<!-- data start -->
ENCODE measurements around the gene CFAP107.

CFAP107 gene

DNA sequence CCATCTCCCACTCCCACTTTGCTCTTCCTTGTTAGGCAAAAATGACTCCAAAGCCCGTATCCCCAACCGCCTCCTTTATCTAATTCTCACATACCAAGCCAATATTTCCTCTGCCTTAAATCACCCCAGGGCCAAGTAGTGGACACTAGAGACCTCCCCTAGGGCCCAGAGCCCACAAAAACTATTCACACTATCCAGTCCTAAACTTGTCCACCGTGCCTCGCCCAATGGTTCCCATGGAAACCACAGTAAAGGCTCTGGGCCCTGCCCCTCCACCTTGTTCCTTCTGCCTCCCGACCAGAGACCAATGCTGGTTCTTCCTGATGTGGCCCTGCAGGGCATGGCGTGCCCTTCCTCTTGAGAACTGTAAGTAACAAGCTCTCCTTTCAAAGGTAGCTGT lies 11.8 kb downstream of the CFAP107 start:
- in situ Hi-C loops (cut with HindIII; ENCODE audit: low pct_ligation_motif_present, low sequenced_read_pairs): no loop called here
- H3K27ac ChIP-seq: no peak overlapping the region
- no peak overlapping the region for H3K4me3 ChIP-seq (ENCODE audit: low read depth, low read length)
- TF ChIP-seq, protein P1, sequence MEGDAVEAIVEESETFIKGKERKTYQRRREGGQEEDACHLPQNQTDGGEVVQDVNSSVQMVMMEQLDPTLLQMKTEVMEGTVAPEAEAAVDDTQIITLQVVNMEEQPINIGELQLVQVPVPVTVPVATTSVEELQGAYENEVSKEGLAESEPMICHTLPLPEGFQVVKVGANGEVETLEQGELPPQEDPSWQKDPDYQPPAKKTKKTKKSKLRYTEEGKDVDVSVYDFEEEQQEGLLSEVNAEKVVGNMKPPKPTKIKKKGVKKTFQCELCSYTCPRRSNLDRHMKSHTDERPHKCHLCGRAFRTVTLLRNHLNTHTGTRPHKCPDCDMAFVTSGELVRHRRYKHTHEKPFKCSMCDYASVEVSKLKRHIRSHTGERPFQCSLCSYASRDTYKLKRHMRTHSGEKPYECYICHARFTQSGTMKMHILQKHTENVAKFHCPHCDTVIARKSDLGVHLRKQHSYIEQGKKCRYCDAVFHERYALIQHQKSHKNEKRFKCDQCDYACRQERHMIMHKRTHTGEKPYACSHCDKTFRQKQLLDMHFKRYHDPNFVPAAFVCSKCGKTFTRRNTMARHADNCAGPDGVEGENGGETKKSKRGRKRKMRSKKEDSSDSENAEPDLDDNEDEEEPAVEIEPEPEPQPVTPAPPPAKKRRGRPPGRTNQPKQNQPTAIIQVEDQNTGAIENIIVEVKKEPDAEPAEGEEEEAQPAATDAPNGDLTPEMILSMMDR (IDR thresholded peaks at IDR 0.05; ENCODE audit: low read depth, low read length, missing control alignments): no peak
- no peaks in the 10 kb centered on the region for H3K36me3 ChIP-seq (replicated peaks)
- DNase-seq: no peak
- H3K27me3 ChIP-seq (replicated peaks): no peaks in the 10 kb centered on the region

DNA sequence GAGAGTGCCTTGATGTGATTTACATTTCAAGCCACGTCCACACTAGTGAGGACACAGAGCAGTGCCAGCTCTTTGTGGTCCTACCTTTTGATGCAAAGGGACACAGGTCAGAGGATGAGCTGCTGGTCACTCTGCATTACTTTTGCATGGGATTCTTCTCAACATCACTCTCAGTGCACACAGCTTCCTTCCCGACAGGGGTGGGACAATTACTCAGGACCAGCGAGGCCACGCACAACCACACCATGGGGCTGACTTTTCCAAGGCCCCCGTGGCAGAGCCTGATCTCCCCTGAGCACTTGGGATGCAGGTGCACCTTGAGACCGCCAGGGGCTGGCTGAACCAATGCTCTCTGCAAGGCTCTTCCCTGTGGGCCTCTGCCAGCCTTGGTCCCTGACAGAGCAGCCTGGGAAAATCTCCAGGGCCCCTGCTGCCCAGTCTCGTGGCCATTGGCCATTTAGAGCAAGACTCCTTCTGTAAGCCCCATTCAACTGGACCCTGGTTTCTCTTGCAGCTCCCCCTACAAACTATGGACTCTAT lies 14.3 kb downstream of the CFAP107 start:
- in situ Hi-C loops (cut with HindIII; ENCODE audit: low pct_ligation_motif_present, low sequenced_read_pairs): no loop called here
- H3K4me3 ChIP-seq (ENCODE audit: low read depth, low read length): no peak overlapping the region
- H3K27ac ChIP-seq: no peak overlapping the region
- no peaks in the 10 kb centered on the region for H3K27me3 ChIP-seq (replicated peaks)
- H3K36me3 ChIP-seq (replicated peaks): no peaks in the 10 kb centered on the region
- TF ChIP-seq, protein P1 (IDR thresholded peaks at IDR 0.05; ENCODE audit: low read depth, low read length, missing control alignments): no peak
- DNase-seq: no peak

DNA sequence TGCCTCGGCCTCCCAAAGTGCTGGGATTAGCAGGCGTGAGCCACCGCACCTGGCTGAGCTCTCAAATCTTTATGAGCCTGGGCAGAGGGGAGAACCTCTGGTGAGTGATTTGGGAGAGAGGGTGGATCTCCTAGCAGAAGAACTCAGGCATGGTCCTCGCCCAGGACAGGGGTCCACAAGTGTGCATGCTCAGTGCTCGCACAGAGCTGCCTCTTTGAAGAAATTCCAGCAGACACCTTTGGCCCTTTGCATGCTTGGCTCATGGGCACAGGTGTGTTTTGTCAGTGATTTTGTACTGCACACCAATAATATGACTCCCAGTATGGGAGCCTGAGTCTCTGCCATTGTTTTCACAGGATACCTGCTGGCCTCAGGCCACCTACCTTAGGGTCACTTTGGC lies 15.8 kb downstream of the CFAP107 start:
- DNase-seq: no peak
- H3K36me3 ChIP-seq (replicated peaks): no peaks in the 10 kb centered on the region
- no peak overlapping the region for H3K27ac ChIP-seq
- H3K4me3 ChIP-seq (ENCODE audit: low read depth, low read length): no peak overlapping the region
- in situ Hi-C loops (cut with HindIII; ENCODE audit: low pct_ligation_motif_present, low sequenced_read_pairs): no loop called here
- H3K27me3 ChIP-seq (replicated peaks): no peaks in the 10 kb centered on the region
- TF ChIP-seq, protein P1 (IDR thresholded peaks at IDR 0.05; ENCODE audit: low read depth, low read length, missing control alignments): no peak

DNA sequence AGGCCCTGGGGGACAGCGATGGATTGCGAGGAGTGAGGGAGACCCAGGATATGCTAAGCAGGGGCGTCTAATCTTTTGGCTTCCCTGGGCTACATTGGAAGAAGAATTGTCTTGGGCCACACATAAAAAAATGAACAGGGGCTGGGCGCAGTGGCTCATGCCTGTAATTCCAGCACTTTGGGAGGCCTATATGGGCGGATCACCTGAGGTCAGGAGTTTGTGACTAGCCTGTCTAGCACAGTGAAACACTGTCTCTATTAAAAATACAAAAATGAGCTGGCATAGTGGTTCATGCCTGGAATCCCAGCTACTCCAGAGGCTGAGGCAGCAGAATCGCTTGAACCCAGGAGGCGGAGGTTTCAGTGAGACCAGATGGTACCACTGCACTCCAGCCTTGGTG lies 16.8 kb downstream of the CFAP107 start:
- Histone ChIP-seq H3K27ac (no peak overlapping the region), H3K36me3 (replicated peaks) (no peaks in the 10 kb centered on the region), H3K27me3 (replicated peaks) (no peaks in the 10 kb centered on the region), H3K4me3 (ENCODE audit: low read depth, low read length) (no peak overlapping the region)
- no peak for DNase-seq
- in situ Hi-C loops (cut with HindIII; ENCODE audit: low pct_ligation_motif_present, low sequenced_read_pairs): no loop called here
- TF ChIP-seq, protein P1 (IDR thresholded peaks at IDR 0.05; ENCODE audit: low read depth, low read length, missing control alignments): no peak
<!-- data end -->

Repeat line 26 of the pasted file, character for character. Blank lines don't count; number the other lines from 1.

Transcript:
- TF ChIP-seq, protein P1 (IDR thresholded peaks at IDR 0.05; ENCODE audit: low read depth, low read length, missing control alignments): no peak